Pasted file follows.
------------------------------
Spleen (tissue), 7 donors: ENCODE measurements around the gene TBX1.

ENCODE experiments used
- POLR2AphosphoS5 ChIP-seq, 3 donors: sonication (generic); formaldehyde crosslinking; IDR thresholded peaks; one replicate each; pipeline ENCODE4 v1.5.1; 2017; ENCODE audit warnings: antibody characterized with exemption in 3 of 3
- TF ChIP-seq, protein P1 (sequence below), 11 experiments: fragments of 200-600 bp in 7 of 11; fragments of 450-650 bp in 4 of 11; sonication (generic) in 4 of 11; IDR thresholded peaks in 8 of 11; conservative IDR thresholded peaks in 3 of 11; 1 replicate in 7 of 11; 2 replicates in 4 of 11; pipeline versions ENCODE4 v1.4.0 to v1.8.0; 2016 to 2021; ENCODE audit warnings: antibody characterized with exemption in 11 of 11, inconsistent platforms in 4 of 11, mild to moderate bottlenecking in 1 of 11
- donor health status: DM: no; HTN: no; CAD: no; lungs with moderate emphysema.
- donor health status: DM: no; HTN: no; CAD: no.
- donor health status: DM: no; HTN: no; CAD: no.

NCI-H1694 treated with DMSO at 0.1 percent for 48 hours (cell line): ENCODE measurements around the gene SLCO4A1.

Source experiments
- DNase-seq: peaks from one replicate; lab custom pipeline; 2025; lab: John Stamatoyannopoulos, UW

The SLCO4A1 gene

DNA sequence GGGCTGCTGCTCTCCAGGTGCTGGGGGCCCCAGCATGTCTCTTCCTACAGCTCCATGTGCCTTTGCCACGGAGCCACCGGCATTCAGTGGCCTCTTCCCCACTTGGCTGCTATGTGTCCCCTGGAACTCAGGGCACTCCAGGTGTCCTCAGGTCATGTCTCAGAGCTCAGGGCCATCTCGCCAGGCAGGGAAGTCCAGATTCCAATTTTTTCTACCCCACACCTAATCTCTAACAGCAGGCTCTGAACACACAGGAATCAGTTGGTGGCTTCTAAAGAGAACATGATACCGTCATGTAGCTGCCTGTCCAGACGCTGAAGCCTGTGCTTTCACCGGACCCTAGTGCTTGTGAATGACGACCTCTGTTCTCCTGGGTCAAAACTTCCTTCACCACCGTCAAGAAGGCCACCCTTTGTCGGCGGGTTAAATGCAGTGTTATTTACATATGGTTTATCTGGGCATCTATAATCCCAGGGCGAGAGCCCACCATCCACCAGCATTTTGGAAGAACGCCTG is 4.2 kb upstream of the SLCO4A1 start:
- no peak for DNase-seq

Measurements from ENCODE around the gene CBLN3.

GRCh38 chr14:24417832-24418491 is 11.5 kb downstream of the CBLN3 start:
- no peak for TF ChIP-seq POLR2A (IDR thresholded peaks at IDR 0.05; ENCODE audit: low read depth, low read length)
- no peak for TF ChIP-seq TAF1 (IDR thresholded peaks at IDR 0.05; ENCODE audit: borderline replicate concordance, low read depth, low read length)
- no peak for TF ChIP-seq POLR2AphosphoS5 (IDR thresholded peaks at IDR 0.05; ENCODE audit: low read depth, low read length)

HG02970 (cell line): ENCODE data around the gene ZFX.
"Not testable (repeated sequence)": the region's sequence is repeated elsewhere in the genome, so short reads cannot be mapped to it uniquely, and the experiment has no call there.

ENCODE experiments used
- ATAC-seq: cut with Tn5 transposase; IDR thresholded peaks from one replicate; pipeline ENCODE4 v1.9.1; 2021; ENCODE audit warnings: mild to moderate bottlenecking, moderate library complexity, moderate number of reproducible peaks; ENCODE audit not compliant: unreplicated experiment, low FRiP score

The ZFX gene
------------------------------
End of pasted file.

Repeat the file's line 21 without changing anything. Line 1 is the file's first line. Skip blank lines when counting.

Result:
ENCODE experiments used